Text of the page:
I’m a writer so I can say this: There are a lot of gimmicks writers use to keep the story moving. For instance, the great crime writer Raymond Chandler said, “When in doubt, have a man come through a door with a gun in his hand.”
Sure. Why not? I wrote a whole story with guys coming through the door with guns in their hands. It sucks, so don’t look for it anywhere.
A gimmick they use a lot in anime and manga is the convenient stomach rumble. You know, there’s a pregnant pause in the action and then someone’s stomach rumbles. Boom! Action resumes, usually in a new direction.
Sure. I started jotting down instances after I noticed it. I found it in:
Neon Genesis Evangelion
Midnight Diner (Yeah, I know it’s not anime but I love it anyway)
Pretty Guardian Sailor Moon Eternal
March Comes in Like a Lion
Those are just the instances I remembered to write down. I’m 100% certain it’s been in other things I’ve seen. Isn’t there at least one in Cowboy Bebop? Miss Kobayashi’s tummy has rumbled, I bet, and I bet Kanna’s has, too. And so on.
So why does this pop up so often?
Well, for one thing, it’s kind of funny. I bet it’s funnier to Japanese audiences to Americans since the Japanese are a more private people. I mean, can you imagine being a very private person and have your internal organs announce themselves like that?
But, like the man with the gun, it also moves the action from one scene to the next.
Sometimes the action just plain stalls out. Japan being a polite society there are times where one character offers something out of politeness and another refuses out of politeness. Since they’re both trying to be polite that can go on FOREVER, right?
This is one you see in Evangelion. Shinji has run away from Nerv, the first time, I think. He’s out in the fields around Tokyo-3 and who should he run into but his classmate Kensuke Aida, the nerdy kid, right? Aida’s camping out: He’s got an army helmet and a campfire and some kind of rations, and he’s playing soldier.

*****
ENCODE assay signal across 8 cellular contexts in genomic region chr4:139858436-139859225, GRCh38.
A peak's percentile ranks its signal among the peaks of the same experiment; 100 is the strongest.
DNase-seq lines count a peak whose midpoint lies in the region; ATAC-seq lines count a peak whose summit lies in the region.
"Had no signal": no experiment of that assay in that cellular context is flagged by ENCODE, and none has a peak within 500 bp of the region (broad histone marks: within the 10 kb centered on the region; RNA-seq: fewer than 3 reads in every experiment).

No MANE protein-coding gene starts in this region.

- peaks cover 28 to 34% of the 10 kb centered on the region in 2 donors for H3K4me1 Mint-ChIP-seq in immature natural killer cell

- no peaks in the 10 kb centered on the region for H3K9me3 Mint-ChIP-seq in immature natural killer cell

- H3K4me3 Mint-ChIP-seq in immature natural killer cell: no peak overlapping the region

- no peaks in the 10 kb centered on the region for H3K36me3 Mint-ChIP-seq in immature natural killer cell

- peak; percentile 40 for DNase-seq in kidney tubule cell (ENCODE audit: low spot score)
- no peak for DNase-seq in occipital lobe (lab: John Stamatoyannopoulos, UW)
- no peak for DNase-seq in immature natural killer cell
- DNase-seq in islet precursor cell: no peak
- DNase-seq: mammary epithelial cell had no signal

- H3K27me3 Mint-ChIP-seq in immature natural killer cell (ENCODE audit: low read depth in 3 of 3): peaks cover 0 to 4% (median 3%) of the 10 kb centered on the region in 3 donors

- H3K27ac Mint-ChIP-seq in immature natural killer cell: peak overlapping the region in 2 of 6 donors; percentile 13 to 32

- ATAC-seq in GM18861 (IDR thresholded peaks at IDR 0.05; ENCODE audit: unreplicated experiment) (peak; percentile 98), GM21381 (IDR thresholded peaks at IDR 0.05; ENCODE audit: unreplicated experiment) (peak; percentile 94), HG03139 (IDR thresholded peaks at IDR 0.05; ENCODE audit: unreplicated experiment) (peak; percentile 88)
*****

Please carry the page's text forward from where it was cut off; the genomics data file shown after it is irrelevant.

Politely, Aida offers Shinji some food.
Now, this is Japan, so it’s polite to refuse no matter how many hours you’ve been wandering the fields around Tokyo-3. And Shinji is nothing if not a polite boy; in fact, the fact that he’s a “good boy” has been established three or four times already by that point in the story.
Politely, Shinji refuses.
See the problem? Aida says, “Yes, please, it’s no trouble,” and Shinji says, “No, I can’t, I’m not hungry,” AND THAT CAN GO ON FOREVER. It’s a stalemate, right?
And then Shinji’s stomach rumbles.
What that says is, “I’m lying about not being hungry.” In the face of it, Shinji has to yield to Aida’s offer and the scene – which ends with Nerv agents finding Shinji and taking him back to get bitched out by Gendo – can go on. The rumble gets them out of that, “Yes-No-Yes-No,” loop.
Sometimes it’s even simpler than that. Sometimes you just write yourself into a hole and you have to get out of it somehow.
Okay, drop a little acid. I want you to flash back on Toradora.
Ryuji and Taiga have just discovered they are next door neighbors (along with him being the guy she kicked in the head at school that day). They are standing in Ryuji’s apartment and gone through the “Oh, it’s you routine.”
Here’s the problem: They don’t know each other. I’m not sure they WANT to know each other at that point; I mean, he stepped on her and she assaulted him, so, well, talk about painful memories.
So what do they have to talk about?
That’s the problem. At that moment the writers have put them together, and at that stage in their relationship they have nothing to say to one another.
“Oh, crap,” says the writer. “I wrote myself into a corner! Heeeeelllllppppp!”
“Gurgle, gurgle,” says Taiga’s tummy.
BOOM. Now the scene can move forward. All Ryuji has to say is, “Can I get you something to eat?”
And unless she hates Ryuji Taiga pretty much has to say, “Yes,” since she can’t say, “No, I’m not hungry.” Not in the face of that evidence!
That moves that stalled scene forward and gives them something to talk about (his cooking) AND reveals elements of their characters to us the audience, specifically, that she’s a Tiny, Hungry Girl and he’s motherly.
In anime and manga stomachs never rumble randomly (like mine just did). It’s a plot device. Writers, toss it in the tool box.
I think I’ll get some pretzels now.
I always look at comments and feedback, and I’m sure I’m not the first to see what I’ve seen, so have at it. Just keep it clean and keep it on target…no personal attacks, okay? Thanks.